Six Best Practices for Companies Using Generative AI (like DALL-E or ChatGPT) for Marketing Purposes
A new, fun, and fast way to generate words and images has exploded in popularity. The hero (or villain, depending on whom you ask) is a high-powered, complex form of computer programming called generative artificial intelligence (AI). OpenAI, a company riding on a multi-billion dollar investment from Microsoft, has popularized generative AI with ChatGPT, a now-viral platform allowing users to generate seemingly anything the mind can imagine in text form. Other companies have created platforms like Midjourney or Adobe Firefly, allowing people to do the same but with images.
Copyright issues surrounding generative AI are unsettled. Courts and the United States Copyright Office are still grappling with issues such as:
- Is the text or image created by a generative AI platform copyrightable in the first place, or is putting text into the prompt nothing more than an underlying idea?
- If text or an image is copyrightable, who owns the exclusive rights to the resulting image or text under Copyright law?
- Can a company using a generative AI platform, like Midjourney, use an image created by the platform in external marketing materials, or does such use expose the company to copyright infringement claims?
Artists, creators, and other stakeholders have put these questions squarely before the copyright office and courts. For example, a group of artists filed a class action against Midjourney and other image-creating generative AI platforms, arguing that those companies’ use of copyright-protected works of art constitutes copyright infringement. The companies have claimed “fair use,” which has a complicated meaning under copyright law and a meaning that the United States Supreme Court may dramatically change this year.
Below are some best practices for using these platforms.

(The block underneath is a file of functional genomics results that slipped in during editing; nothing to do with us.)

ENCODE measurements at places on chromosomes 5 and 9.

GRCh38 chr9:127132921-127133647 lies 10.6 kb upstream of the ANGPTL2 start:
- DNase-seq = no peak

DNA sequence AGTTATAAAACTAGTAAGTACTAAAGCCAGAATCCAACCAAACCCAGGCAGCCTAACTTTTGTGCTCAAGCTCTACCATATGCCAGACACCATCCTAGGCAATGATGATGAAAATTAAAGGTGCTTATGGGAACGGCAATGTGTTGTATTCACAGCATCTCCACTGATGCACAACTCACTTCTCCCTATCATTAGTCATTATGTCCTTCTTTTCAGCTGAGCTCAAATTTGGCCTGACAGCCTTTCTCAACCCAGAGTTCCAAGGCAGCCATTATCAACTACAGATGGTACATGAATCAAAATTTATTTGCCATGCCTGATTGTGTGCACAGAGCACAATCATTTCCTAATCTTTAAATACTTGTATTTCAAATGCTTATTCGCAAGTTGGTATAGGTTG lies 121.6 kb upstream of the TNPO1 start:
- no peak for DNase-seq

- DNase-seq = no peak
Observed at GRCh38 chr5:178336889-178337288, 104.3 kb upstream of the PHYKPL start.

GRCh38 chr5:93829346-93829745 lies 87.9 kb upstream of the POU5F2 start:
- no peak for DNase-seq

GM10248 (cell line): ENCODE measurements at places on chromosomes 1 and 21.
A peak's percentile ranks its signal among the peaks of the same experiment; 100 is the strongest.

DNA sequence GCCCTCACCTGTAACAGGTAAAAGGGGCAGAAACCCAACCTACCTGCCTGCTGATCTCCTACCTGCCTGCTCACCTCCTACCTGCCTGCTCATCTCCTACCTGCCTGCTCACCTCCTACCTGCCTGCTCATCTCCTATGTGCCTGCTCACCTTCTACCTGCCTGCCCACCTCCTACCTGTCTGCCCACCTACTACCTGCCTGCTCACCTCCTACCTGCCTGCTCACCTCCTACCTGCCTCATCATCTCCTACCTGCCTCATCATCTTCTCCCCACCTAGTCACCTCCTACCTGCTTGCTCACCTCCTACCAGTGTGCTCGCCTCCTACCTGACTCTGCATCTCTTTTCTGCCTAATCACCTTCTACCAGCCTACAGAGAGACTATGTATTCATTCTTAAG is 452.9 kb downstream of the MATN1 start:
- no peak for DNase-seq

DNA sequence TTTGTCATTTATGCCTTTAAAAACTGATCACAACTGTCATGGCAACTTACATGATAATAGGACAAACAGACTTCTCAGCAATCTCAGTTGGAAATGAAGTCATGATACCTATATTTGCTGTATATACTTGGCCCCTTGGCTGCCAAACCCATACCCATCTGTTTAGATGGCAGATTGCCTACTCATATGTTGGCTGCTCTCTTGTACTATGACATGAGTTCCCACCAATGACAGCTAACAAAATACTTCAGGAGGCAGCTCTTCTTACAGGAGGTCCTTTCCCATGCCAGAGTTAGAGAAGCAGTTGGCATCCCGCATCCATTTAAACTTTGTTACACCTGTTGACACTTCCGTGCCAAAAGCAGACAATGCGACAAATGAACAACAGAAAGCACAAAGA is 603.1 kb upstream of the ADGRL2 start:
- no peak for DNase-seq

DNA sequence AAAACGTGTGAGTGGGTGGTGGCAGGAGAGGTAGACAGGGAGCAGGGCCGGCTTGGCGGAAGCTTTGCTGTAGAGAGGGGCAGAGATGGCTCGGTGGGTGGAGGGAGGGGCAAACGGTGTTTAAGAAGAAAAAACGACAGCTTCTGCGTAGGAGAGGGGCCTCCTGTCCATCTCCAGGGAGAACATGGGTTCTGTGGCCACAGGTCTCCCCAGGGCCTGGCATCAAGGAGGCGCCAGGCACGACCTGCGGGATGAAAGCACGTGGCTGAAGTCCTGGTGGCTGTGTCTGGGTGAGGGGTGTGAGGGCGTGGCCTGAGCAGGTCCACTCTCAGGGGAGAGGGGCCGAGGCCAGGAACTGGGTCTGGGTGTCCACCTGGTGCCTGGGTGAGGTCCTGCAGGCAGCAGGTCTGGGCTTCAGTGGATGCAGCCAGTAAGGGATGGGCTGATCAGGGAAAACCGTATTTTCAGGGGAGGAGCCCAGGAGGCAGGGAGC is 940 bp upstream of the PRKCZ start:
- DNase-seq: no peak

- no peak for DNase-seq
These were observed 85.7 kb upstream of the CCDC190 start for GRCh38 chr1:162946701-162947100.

- Have a written policy. Given the uncertainties, it is wise to implement an internal-use policy for employees using these platforms to increase productivity.
- Avoid putting trademarks, celebrities, or well-known images and characters in the prompt. Popular and well-known images and characters may be subject to copyright protection. Celebrities also tend to protect the rights to use their image and likeness. To avoid generating content that could subject you to copyright infringement allegations, publicity rights claims, and/or trademark infringement claims, avoid putting popular characters, celebrities, and trademarks into the prompt.
- Choose platforms wisely, but understand the tradeoffs. Not all companies trained their programs using the same content. Adobe Firefly, for instance, claims to have only trained its image-generating program using licensed content or images in the public domain. Firefly may be a good option for companies trying to minimize infringement allegations, but some users of Firefly beta have commented that limiting the training to licensed and otherwise free-to-use content has come with a creative cost — the quality of the Firefly images may be lower than images generated by platforms that scraped content protected by copyright. Using platforms that scraped all content is not completely unwise, especially if companies stick to number three above and use “reverse-image” searching to see if the AI platform spit out something similar that is protected by copyright. And courts may very well determine in the future that “fair use” applies to AI-generated images, allowing near unfettered use, so staying on top of recent developments is a wise move.
- Double check statements of fact. It is prudent to double-check the work of programs like ChatGPT because the information it generates is not always accurate.
If you have questions or need help crafting an internal policy, contact our Copyright team.
UPDATE: OpenAI has now added a feature that allows users to turn off Chat History. When Chat History is turned off, new chats are not used to train the model.
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